2. Vroonen, J., Vervust, B., Fulgione, D., Maselli, V. and Van Damme, R. (2012) Physiological colour change in the Moorish gecko, Tarentola mauritanica (Squamata: Gekkonidae): effects of background, light, and temperature. Biological Journal of the Linnean Society, 107(1): 182-191.
  3. Zuffi, M.A.L., Sacchi, R., Pupin, F. and Cencetti, T. (2011) Sexual size and shape dimorphism in the Moorish gecko (Tarentola mauritanica, Gekkota, Phyllodactylidae). North-Western Journal of Zoology, 7(2): 189-197.
  4. Arnold, N. and Ovenden, D. (2002) A Field Guide to the Reptiles and Amphibians of Britain and Europe. HarperCollins Publishers, London.
  5. Stork, N.E. (1983) A comparison of the adhesive setae on the feet of lizards and arthropods. Journal of Natural History, 17(6): 829-835.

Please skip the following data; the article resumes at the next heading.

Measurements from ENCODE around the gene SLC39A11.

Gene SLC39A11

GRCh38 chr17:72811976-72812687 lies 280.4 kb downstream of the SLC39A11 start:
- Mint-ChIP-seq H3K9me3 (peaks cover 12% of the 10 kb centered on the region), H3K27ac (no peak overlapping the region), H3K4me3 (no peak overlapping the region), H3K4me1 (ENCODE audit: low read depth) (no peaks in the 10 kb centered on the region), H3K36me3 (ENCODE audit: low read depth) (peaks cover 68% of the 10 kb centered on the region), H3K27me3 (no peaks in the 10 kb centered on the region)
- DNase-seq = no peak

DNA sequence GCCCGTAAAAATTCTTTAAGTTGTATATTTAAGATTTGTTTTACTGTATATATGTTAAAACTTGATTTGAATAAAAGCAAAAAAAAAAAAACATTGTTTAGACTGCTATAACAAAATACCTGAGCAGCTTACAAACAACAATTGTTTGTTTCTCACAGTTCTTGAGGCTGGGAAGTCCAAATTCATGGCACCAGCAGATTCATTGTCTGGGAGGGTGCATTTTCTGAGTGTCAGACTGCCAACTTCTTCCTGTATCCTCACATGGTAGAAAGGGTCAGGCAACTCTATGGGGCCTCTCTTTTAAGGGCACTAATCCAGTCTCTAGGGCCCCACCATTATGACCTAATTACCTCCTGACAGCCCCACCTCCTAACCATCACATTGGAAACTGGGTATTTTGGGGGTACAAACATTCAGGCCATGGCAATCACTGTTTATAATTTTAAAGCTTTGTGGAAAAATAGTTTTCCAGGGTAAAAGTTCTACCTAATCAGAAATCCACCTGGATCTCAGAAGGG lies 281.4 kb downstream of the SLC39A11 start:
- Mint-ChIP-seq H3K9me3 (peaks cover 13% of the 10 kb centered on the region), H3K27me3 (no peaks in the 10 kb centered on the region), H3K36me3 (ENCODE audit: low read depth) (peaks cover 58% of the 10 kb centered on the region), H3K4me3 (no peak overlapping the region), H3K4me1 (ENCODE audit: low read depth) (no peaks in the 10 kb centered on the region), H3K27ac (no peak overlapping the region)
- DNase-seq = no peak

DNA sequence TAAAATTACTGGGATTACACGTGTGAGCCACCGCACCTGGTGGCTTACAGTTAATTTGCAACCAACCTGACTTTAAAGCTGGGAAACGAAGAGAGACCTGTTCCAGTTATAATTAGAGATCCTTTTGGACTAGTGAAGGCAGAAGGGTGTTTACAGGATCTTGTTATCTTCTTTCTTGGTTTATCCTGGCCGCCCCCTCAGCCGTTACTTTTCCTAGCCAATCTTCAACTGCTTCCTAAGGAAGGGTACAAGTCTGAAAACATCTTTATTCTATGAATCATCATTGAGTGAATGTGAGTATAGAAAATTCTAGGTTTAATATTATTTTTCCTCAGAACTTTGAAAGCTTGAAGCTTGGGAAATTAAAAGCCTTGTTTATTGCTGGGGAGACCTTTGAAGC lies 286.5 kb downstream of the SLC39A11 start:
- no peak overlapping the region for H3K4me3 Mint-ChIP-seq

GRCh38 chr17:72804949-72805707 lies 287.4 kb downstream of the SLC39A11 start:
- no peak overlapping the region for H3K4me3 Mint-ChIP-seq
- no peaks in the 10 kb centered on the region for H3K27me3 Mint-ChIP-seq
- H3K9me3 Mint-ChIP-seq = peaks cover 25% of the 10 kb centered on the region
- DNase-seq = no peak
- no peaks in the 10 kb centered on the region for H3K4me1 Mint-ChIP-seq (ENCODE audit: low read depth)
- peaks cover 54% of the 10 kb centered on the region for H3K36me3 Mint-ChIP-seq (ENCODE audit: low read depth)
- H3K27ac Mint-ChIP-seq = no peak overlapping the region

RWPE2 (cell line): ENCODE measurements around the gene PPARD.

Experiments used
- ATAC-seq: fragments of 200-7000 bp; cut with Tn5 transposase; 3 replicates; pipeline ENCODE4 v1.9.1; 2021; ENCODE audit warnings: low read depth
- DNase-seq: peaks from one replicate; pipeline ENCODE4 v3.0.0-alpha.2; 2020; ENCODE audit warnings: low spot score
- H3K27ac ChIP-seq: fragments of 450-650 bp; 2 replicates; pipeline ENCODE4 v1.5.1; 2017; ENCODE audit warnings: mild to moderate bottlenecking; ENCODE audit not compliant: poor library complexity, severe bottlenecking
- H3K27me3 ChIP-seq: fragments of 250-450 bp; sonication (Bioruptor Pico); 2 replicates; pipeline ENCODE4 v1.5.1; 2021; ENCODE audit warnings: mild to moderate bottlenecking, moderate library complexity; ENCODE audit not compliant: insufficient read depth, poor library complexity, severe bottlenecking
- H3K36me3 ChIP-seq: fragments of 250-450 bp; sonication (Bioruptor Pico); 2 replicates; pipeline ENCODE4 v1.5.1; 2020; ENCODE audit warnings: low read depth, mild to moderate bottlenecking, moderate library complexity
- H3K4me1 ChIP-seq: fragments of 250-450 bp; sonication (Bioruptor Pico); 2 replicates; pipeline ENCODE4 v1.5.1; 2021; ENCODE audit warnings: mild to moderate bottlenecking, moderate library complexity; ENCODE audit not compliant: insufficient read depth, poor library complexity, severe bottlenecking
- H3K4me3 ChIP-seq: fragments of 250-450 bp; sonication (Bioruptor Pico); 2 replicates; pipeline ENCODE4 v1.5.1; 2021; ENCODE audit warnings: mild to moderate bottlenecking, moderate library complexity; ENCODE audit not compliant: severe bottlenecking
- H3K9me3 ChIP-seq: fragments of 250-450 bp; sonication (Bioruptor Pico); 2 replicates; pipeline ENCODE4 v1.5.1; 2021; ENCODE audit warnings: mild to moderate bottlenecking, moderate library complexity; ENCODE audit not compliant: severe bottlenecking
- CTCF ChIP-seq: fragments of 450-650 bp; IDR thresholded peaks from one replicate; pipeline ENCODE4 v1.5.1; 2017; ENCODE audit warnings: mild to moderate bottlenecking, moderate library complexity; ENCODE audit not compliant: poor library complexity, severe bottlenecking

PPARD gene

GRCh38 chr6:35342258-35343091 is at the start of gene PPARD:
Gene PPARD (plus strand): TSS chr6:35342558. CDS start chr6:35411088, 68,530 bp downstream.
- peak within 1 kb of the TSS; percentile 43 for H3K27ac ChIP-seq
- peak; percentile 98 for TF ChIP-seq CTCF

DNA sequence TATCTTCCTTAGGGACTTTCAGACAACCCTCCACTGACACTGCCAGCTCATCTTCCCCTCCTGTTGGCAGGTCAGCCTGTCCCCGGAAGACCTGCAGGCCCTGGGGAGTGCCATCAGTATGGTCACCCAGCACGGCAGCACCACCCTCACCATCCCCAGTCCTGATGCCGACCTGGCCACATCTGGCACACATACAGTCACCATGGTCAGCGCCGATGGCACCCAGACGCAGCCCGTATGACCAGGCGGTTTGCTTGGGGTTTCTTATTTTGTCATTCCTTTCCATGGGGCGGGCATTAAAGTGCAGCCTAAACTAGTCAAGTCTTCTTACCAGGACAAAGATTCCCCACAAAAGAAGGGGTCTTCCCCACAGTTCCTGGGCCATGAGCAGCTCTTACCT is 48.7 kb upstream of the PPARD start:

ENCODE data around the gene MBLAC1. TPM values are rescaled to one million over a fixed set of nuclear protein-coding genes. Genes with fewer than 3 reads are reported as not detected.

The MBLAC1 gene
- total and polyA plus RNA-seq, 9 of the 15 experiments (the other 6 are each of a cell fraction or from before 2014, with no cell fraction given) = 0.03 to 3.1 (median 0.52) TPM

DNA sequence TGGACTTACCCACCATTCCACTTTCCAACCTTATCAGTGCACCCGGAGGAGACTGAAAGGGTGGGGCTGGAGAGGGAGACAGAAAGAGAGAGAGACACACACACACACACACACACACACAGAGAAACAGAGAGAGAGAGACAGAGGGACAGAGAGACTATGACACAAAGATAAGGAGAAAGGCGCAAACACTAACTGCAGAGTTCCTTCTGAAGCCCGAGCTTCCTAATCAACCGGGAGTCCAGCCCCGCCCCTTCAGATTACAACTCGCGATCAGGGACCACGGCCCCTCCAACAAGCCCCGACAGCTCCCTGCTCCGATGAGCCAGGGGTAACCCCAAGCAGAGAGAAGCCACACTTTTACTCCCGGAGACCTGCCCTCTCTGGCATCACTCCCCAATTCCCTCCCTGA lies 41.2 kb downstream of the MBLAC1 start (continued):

6. The Reptile Database (May, 2013)
    http://reptile-database.reptarium.cz/search.php
  7. Gasc, J.P. et al. (1997) Atlas of Amphibians and Reptiles in Europe. Collection Patrimoines Naturels, 29, Societas Europaea Herpetologica, Muséum National d’Histoire Naturelle and Service du Patrimoine Naturel, Paris. Available at:
    http://www.seh-herpetology.org/atlas/atlas.htm
  8. Luiselli, L. and Capizzi, D. (1999) Ecological distribution of the geckos Tarentola mauritanica and Hemidactylus turcicus in the urban area of Rome in relation to age of buildings and condition of the walls. Journal of Herpetology, 33(2): 316-319.
  9. Hódar, J.A., Pleguezuelos, J.M., Villafranca, C. and Fernández-Cardenete, J.R. (2006) Foraging mode of the Moorish gecko Tarentola mauritanica in an arid environment: Inferences from abiotic setting, prey availability and dietary composition. Journal of Arid Environments, 65: 83-93.